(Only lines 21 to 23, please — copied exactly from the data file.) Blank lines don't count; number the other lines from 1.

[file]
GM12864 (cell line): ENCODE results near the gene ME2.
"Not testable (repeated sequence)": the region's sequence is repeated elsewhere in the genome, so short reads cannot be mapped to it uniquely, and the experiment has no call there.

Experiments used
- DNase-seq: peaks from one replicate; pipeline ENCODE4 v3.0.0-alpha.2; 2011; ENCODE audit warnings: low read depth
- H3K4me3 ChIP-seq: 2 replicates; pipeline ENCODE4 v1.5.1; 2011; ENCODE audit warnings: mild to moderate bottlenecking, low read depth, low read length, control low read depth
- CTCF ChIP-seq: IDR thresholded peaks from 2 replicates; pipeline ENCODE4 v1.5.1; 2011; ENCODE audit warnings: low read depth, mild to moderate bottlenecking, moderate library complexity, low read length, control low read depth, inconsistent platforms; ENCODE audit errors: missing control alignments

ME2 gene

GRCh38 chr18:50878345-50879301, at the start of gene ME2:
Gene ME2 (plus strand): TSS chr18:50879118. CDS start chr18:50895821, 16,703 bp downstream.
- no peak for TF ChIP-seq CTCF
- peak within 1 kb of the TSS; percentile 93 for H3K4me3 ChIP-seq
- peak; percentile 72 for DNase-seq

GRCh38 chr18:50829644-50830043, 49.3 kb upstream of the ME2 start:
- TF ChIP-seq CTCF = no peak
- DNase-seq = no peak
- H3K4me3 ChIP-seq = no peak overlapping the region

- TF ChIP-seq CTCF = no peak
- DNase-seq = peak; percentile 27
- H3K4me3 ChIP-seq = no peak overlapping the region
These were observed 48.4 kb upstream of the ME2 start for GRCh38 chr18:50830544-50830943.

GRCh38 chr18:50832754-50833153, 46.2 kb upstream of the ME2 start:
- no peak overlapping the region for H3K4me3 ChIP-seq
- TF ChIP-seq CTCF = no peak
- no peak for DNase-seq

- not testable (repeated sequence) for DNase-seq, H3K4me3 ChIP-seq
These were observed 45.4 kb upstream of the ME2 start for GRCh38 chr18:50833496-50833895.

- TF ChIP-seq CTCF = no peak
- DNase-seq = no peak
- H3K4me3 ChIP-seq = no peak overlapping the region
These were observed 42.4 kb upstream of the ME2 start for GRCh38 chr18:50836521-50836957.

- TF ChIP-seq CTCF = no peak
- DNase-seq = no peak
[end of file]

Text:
GRCh38 chr18:50832754-50833153, 46.2 kb upstream of the ME2 start:
- no peak overlapping the region for H3K4me3 ChIP-seq
- TF ChIP-seq CTCF = no peak